Helm, born 58 years ago in a tiny hamlet in Arkansas, is rooting for his fellow southerners - “the noocomers”, as he calls them - and loosing a steady stream of football-related minutiae and apocrypha. Names like Slangin’ Sammy Ball resound in this darkened corner of the recording studio, where a couch and some chairs are loosely arranged around a T.V. set. Taking up most of the space on the couch is an outsize toy gorilla sporting an ancient pair of Foster Grants.

“Hell, Butchie, that guy’s burdened by greatness,” Helm chuckles, referring to Falcons running back Jamal Anderson. “Yessir, he’s burdened all right. Heh! ’Member when we wrote that tune ’bout ol’ Michelle Shocked? ‘The Burden of the Greatness in You’? Man, weren’t she a piece ’a work? Heh heh heahhh!

There is no laugh quite like Levon Helm’s raspy chuckle. It’s the sound of a man who’s lived well and partied hard. Rick Danko, Helm’s great soul mate in The Band for nearly forty years, recalls that when the two first played together behind Ronnie Hawkins in the early sixties, the laugh was so loud that it would cut through the band’s deafening Bo Diddley riffs.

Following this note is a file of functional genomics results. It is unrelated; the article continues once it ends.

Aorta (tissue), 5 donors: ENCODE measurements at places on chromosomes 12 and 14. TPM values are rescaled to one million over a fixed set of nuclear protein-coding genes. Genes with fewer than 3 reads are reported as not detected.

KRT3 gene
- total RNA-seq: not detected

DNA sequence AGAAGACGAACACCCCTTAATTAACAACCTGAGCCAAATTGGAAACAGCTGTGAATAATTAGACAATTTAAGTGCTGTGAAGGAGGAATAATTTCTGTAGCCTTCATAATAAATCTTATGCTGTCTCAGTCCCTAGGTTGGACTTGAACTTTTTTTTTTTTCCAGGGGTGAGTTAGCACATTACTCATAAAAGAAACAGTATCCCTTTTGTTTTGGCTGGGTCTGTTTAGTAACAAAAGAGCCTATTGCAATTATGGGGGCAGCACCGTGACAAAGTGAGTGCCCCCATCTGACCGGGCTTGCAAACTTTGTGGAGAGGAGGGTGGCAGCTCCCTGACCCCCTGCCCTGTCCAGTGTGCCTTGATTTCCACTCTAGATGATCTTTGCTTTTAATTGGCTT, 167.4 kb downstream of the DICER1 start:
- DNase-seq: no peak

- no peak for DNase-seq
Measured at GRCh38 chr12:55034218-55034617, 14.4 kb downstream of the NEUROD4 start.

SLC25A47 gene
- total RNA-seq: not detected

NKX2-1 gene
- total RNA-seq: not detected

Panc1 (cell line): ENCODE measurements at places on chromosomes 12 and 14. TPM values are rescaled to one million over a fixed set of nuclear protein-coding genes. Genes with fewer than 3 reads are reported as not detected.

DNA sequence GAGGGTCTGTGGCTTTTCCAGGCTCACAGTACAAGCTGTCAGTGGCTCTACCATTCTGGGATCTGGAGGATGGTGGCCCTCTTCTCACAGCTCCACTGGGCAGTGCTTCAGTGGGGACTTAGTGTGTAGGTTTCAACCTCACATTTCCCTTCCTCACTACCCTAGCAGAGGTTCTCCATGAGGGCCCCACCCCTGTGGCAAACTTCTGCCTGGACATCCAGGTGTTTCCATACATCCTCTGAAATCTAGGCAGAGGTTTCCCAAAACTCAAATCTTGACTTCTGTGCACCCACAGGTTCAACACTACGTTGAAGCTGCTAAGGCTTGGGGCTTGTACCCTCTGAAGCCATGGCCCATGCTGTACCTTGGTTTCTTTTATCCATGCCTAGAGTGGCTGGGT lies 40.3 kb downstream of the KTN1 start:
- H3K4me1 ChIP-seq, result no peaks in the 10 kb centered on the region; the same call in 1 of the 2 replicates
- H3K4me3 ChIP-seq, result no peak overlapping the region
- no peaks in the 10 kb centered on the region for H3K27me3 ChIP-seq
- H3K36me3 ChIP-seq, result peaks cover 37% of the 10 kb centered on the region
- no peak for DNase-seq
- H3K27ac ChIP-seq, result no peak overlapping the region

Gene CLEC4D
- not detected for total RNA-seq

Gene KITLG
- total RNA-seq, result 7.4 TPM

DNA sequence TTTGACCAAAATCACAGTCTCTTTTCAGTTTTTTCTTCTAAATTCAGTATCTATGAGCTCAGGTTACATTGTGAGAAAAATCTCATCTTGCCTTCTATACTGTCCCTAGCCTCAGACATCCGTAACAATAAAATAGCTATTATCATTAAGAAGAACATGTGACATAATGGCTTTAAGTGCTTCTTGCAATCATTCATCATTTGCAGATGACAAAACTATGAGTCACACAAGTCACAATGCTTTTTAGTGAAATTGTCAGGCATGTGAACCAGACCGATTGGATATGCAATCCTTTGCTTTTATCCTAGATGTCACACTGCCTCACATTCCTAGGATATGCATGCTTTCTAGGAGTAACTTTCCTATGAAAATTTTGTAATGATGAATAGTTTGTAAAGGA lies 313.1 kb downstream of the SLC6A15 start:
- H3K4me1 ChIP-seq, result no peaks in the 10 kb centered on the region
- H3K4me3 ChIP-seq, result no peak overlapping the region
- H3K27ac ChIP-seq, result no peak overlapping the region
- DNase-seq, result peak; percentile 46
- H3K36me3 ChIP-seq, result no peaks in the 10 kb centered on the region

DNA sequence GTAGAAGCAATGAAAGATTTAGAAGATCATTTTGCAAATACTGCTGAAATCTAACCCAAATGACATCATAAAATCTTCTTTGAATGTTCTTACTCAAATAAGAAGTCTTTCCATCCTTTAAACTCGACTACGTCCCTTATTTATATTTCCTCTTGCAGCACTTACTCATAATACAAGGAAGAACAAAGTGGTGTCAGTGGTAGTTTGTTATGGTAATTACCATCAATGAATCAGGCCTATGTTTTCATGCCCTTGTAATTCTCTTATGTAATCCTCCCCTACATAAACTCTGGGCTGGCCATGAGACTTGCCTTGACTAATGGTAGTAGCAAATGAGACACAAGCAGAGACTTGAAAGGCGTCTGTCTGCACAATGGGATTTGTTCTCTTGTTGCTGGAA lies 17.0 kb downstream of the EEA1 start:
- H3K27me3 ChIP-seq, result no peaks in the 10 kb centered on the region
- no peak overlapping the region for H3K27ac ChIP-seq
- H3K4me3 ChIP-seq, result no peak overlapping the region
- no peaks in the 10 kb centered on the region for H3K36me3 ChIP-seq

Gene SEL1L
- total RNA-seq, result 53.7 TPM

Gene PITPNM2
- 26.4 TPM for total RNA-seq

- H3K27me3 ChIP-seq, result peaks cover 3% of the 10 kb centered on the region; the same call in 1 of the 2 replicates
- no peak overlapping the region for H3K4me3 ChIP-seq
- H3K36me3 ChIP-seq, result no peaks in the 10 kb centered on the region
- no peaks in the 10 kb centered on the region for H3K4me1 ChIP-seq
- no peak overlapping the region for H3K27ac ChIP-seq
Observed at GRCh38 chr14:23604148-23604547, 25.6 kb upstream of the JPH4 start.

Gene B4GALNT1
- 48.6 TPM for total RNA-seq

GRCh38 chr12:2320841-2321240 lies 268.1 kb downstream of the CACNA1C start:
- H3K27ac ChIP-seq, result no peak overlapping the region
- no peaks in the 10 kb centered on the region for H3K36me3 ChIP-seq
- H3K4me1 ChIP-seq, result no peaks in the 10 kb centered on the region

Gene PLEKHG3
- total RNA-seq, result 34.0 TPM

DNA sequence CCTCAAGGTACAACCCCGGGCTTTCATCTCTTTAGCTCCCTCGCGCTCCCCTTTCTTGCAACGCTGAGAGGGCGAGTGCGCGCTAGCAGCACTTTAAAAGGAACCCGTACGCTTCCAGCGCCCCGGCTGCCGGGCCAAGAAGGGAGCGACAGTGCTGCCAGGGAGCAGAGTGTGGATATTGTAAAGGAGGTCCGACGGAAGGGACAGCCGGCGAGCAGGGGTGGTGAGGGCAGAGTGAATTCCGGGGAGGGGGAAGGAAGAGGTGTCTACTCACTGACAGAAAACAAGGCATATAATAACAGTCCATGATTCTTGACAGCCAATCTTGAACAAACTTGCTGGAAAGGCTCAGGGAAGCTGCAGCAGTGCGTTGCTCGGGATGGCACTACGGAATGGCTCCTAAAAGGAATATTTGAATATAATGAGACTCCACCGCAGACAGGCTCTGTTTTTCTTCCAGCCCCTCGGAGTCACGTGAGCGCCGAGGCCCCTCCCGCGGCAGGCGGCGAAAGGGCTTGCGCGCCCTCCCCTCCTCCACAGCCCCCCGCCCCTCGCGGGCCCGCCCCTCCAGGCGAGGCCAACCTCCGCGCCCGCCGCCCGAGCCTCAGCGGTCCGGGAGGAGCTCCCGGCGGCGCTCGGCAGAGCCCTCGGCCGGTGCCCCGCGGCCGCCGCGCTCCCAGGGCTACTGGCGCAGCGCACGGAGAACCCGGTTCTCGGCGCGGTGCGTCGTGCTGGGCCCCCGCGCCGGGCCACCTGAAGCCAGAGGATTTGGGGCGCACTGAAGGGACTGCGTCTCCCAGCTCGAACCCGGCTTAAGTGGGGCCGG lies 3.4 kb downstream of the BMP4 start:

Yet the laugh today is a little more hoarse than it used to be, and the speaking voice is sometimes so faint that one feels guilty asking him to talk at all. For last summer Helm was diagnosed with cancer of the vocal cords, a dark irony when one considers that, in addition to being one of the greatest drummers in rock history, he also possesses one of its finest voices: he was the lead singer on such Band milestones as 'The Weight', 'Rag Mama Rag', 'Up on Cripple Creek', and 'The Night They Drove Old Dixie Down'. For a man who has lost many rock & roll friends to early deaths - and who by his own admission has had a bout or two with drug addiction - the diagnosis came as a sobering shock.